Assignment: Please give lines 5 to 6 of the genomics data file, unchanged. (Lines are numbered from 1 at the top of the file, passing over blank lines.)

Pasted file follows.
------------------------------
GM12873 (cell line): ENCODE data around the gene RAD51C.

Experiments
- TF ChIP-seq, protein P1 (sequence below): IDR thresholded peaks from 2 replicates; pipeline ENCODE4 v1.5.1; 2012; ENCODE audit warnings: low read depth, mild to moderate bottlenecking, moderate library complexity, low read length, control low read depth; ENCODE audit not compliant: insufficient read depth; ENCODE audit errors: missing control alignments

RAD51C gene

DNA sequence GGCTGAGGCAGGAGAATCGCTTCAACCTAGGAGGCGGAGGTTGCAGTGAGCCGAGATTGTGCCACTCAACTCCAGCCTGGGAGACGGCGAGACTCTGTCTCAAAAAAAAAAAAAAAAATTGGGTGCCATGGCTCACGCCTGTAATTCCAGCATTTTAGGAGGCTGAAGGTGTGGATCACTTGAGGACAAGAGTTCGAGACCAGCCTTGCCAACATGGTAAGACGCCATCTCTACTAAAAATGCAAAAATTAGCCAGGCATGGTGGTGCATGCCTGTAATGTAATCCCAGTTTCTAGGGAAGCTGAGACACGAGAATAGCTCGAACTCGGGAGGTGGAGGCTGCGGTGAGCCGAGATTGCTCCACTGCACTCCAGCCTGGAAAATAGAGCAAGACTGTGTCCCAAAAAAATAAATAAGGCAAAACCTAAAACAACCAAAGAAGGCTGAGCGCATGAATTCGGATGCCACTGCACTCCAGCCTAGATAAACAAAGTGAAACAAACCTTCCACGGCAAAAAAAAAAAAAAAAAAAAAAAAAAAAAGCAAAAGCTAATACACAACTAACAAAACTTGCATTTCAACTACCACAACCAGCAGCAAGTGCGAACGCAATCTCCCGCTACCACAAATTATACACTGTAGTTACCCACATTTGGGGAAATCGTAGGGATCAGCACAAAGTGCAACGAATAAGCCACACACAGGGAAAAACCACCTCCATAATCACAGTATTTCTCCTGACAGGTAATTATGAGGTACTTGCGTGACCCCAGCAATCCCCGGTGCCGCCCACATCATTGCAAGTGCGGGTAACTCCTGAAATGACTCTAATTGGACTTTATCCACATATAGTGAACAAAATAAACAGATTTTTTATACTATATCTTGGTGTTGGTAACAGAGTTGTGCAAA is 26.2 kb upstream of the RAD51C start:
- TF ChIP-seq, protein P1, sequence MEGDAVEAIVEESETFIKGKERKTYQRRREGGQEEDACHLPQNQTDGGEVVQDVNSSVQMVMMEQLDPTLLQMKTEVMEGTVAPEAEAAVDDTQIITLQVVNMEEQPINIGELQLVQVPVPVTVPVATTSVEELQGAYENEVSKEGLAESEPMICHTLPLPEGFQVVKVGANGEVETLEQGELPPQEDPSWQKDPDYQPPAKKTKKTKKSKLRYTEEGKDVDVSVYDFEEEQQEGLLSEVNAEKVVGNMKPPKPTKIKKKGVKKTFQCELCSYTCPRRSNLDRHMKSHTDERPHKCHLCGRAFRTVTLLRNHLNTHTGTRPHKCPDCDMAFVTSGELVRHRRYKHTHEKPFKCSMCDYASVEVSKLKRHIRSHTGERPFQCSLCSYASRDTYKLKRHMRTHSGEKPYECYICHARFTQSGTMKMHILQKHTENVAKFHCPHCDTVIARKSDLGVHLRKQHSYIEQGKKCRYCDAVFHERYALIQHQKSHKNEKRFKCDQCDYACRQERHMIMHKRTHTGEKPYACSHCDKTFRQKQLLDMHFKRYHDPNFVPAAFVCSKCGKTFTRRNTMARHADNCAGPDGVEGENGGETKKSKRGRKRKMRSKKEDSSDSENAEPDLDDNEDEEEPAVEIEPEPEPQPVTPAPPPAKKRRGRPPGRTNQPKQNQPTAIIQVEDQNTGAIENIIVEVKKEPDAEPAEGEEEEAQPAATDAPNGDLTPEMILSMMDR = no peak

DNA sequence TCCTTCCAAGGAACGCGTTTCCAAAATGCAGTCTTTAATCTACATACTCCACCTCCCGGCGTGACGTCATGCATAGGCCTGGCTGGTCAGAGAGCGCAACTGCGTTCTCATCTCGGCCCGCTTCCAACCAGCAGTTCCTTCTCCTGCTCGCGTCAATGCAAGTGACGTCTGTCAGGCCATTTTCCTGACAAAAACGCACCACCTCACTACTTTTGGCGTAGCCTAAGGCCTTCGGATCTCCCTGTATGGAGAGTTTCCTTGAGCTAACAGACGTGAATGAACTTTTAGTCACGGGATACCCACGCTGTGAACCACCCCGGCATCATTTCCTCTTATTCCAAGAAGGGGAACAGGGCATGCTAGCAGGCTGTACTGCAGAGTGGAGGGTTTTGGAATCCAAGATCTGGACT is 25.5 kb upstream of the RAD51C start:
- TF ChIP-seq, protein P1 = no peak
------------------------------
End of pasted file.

DNA sequence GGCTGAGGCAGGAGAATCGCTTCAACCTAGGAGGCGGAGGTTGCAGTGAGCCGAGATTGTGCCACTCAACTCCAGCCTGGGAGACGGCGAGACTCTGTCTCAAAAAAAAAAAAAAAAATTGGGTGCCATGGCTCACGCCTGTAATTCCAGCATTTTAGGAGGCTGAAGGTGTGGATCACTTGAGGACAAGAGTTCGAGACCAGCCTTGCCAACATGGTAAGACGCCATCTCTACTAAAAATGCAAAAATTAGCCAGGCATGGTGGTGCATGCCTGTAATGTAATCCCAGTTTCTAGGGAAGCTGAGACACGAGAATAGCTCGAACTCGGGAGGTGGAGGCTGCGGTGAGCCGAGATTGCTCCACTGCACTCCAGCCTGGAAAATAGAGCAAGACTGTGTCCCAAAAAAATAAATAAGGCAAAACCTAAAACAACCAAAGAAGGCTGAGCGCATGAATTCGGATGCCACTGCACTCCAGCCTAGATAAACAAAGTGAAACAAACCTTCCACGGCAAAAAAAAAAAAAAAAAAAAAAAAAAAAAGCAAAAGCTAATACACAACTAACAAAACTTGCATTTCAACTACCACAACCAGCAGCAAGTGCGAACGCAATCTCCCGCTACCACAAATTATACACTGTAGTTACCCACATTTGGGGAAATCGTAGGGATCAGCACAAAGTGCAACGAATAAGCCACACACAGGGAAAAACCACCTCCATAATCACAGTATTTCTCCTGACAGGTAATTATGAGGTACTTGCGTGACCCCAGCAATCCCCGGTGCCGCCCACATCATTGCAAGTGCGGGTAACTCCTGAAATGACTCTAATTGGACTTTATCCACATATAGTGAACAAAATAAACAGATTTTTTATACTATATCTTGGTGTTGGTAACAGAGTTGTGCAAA is 26.2 kb upstream of the RAD51C start:
- TF ChIP-seq, protein P1, sequence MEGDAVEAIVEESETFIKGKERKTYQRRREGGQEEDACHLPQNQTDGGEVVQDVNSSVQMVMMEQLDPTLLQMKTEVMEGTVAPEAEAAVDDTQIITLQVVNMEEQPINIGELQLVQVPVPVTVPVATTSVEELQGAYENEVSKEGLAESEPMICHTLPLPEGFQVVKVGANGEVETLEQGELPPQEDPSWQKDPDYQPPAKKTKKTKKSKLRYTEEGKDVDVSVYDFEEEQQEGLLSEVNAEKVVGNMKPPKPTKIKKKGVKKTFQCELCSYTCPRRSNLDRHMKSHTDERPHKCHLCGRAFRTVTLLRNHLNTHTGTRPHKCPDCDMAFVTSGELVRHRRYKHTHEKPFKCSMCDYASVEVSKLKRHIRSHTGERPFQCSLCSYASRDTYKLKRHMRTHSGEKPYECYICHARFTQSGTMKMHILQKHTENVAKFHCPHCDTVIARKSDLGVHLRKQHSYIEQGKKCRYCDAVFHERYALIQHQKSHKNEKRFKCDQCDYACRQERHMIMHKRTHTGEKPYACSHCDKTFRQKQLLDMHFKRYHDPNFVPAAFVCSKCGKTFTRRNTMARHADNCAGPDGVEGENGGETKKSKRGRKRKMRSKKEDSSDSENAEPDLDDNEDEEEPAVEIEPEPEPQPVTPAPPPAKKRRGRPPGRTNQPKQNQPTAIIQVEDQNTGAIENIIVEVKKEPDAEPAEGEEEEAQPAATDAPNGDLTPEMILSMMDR = no peak